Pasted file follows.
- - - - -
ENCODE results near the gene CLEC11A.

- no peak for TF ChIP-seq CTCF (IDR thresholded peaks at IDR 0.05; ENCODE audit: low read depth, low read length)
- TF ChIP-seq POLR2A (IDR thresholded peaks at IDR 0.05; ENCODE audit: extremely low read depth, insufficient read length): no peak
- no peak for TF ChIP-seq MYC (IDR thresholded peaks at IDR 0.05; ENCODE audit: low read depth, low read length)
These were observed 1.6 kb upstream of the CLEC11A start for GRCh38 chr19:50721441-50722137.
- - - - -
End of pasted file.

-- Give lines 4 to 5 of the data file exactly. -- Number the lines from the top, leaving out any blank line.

- no peak for TF ChIP-seq MYC (IDR thresholded peaks at IDR 0.05; ENCODE audit: low read depth, low read length)
These were observed 1.6 kb upstream of the CLEC11A start for GRCh38 chr19:50721441-50722137.